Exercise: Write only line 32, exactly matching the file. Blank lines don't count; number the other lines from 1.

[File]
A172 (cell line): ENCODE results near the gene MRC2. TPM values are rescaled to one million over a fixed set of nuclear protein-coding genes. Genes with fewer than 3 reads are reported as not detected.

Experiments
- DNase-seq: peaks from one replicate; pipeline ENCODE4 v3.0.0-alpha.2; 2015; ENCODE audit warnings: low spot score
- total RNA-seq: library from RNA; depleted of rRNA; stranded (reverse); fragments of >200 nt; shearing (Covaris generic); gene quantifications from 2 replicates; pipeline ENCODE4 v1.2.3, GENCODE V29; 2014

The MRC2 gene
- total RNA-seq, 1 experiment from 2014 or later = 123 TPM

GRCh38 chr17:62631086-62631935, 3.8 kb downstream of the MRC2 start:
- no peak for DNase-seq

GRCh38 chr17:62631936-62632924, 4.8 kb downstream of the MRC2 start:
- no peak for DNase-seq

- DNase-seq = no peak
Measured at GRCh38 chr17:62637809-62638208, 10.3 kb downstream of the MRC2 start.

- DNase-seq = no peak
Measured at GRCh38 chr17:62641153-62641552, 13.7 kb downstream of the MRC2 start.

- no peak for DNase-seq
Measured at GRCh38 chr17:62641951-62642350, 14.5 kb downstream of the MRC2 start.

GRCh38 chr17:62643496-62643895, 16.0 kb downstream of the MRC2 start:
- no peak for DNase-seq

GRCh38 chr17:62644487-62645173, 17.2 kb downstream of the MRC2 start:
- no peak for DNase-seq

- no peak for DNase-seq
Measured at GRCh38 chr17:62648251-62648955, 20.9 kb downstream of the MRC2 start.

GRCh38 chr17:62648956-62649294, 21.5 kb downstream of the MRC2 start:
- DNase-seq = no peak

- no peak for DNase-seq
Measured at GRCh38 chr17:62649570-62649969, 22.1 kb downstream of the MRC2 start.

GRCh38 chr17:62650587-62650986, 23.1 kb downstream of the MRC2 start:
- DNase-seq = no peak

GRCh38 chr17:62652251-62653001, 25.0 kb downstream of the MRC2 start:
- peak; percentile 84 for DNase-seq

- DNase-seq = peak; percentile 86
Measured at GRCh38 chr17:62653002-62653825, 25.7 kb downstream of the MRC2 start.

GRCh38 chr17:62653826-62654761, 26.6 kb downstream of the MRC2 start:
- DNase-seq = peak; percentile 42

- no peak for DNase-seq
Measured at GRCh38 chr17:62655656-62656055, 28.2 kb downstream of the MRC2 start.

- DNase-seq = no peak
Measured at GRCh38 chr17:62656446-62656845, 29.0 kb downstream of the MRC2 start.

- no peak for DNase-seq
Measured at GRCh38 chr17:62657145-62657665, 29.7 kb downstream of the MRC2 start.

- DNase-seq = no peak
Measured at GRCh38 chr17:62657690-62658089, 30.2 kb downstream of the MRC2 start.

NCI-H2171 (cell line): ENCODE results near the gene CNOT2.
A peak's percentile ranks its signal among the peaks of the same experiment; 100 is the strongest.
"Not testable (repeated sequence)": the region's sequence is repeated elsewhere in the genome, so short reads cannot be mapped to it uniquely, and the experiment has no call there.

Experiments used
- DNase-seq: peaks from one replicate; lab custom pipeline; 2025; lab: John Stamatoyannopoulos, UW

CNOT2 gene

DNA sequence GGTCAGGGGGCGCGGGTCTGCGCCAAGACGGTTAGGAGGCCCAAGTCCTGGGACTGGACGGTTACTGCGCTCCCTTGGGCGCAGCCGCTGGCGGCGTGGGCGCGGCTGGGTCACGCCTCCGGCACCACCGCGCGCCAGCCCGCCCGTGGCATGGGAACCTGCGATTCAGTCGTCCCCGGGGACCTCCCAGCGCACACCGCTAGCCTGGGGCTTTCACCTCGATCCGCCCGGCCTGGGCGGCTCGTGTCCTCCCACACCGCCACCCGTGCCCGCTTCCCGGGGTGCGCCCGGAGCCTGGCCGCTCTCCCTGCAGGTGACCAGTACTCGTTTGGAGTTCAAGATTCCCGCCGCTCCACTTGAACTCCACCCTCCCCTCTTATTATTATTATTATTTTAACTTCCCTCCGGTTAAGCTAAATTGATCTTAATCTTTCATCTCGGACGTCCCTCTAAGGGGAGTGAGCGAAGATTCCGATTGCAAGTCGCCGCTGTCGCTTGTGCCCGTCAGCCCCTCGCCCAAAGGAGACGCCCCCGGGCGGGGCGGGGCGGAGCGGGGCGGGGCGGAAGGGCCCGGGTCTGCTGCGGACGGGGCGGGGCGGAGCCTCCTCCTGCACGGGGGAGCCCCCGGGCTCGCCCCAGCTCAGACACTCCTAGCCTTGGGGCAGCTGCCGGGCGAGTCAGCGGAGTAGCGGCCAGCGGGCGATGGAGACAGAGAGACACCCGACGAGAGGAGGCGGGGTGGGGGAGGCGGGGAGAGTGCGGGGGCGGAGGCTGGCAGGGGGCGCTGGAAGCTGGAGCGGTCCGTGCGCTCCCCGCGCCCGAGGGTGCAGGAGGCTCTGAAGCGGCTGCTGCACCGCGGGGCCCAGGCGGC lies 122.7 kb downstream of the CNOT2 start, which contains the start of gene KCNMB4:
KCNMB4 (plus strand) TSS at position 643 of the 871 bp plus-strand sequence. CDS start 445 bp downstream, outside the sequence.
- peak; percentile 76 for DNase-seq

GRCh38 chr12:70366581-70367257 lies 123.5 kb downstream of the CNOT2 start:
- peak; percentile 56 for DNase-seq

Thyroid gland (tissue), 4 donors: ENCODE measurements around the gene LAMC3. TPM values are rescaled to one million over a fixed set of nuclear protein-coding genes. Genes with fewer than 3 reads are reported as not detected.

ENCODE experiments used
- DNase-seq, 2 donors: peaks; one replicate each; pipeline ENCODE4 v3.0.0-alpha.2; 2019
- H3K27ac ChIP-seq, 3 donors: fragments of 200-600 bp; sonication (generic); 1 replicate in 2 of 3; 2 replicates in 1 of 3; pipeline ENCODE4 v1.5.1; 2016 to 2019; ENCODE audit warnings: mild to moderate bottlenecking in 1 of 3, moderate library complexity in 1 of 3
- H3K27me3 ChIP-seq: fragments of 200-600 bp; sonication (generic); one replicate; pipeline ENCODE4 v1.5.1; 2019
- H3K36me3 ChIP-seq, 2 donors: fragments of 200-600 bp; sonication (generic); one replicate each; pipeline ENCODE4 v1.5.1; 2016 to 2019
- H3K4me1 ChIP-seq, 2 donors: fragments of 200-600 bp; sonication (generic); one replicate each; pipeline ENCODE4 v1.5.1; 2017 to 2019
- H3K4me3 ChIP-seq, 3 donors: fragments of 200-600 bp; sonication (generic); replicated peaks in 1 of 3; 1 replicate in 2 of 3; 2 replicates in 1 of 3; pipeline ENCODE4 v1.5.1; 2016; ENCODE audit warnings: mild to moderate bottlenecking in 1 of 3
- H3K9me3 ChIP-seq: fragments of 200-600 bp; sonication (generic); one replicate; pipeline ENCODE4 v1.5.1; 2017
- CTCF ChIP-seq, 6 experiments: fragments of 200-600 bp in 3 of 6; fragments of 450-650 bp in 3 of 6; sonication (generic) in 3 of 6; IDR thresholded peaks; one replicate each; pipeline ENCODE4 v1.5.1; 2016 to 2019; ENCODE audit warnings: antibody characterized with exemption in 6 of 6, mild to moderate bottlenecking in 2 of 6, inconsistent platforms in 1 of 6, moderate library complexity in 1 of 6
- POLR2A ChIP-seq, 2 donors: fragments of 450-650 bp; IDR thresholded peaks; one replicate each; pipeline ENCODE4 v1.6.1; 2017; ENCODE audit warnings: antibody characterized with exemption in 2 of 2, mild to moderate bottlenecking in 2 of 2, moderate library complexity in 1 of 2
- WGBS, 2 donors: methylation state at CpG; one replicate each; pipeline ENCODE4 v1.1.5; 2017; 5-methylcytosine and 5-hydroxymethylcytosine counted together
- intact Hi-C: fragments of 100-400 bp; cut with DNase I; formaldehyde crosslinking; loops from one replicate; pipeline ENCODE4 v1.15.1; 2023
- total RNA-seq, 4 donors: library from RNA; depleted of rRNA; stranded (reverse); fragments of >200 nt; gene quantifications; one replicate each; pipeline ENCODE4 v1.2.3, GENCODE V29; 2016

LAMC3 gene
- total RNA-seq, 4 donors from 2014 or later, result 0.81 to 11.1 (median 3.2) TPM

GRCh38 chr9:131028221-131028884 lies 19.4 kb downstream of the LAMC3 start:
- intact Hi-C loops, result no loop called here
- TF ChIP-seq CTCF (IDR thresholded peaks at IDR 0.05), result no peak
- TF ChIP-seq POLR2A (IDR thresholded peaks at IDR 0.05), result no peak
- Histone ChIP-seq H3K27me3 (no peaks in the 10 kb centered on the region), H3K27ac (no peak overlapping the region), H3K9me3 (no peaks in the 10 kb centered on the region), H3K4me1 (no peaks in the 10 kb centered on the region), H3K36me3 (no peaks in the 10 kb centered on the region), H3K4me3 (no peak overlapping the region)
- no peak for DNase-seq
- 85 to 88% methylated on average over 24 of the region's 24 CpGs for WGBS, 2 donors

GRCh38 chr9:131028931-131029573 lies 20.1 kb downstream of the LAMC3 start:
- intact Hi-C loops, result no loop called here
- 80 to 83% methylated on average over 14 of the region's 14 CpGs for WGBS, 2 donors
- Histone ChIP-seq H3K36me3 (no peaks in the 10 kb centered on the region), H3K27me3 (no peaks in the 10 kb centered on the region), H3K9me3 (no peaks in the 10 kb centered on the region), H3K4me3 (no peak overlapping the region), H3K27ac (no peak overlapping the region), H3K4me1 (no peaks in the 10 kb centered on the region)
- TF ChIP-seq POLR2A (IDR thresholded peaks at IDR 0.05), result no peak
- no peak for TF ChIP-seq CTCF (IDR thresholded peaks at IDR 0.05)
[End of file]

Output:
Measured at GRCh38 chr17:62653002-62653825, 25.7 kb downstream of the MRC2 start.